With one week left before Election Day, Colorado Democrats in tight races leaned on the most popular Democrat in the country to rally support here – former President Bill Clinton.
Clinton revved …
This item is available in full to subscribers.
If you're a print subscriber, but do not yet have an online account, click here to create one.
Click here to see your options for becoming a subscriber.
If you made a voluntary contribution of $25 or more in Nov. 2018-2019, but do not yet have an online account, click here to create one at no additional charge. VIP Digital Access Includes access to all websites
Clinton revved up a group of Democrats in Lakewood on Oct. 28, urging them to get out the vote in support of Gov. John Hickenlooper and Sen. Mark Udall, both of whom face stiff challenges from their Republican rivals.
Clinton, still considered a political rock star nearly 14 years after leaving the White House, said voting either incumbent out of office would set Colorado back toward a conservative direction of governing that he thinks most wouldn't want to go.
“The real question in this campaign is whether we go back to a trickle-down economy or whether we invest in our future,” Clinton said during a rally that was held inside a Sheraton Hotel convention room.
Udall is facing Congressman Cory Gardner and Hickenlooper is being challenged by former Congressman Bob Beauprez.
Clinton lauded Hickenlooper's record as governor, pointing to an economy that has blossomed under his watch. The former president also cited Hickenlooper's leadership during several natural disasters, including wildfires and statewide flooding and his drive in creating stricter air quality rules.
“Why is this a race?” quipped Clinton, to the delight of the partisan crowd.
Clinton also praised Udall's leadership in the Senate while attacking Gardner in several areas, including the congressman's positions on women's issues.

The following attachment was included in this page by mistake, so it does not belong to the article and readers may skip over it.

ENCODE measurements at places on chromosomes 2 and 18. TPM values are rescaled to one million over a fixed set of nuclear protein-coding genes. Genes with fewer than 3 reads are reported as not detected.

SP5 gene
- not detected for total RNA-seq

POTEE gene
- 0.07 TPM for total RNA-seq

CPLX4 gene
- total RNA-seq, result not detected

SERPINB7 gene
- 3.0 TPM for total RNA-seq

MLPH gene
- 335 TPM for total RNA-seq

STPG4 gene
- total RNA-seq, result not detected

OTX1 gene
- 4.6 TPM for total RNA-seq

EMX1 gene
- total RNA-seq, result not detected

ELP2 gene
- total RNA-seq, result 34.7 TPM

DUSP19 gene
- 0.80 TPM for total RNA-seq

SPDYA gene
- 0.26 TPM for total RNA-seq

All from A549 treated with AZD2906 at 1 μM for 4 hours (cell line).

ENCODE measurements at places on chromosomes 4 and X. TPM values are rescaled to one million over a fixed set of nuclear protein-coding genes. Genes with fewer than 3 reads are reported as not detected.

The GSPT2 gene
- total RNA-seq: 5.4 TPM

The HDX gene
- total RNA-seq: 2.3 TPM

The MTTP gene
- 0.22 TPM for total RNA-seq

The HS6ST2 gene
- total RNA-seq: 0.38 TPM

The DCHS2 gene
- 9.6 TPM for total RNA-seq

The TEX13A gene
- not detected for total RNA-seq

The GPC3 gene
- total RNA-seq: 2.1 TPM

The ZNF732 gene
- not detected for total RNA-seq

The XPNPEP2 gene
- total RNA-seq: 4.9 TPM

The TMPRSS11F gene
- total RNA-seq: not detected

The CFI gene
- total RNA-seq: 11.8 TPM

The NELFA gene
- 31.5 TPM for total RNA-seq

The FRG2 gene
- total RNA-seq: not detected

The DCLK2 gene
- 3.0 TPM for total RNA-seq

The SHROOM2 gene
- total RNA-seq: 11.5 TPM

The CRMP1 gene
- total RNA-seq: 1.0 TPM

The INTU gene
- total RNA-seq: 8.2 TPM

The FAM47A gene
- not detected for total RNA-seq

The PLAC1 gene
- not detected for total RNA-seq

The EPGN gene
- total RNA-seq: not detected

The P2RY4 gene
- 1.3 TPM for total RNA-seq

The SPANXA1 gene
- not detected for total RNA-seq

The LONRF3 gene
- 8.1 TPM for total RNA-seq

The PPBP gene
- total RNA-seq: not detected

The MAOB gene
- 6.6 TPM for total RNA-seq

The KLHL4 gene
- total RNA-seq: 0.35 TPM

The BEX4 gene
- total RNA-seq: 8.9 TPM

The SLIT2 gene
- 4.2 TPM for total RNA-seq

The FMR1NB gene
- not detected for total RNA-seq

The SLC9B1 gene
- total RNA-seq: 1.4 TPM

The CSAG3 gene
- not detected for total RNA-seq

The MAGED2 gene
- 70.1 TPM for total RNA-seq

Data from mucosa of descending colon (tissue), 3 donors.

Clinton mocked Gardner for attempting to deflect attention from his support of a federal personhood effort, which would grant legal protections for the unborn, by telling women voters that he supports over-the-counter birth control.
“He says, 'I'm OK with letting women buy contraceptives,'” Clinton said. “Hello, that's been legal for several decades. There's a pretty low bar for who is considered a moderate in the Republican Party.”
Hickenlooper and Udall were among a handful of Democratic office holders who also spoke at the rally.
Clinton also rallied supporters in Aurora the night before. The double “Bill” billing comes as polls show a neck-and-neck Senate race, with recent surveys showing Udall trailing Gardner.
Last week, Clinton's wife Hillary and fellow Democratic heavy hitter First Lady Michelle Obama also visited Colorado in an effort to drum up support for Udall's campaign.
State Republican Party Chairman Ryan Call blasted Clinton's visit as a last-ditch effort to save the Udall campaign.
“President Clinton can attempt to bail out Sen. Udall with lofty cliches and sound bites, but (Udall's) record speaks louder than words,” Call said through an emailed statement.
Other items that may interest you
We have noticed you are using an ad blocking plugin in your browser.
The revenue we receive from our advertisers helps make this site possible. We request you whitelist our site.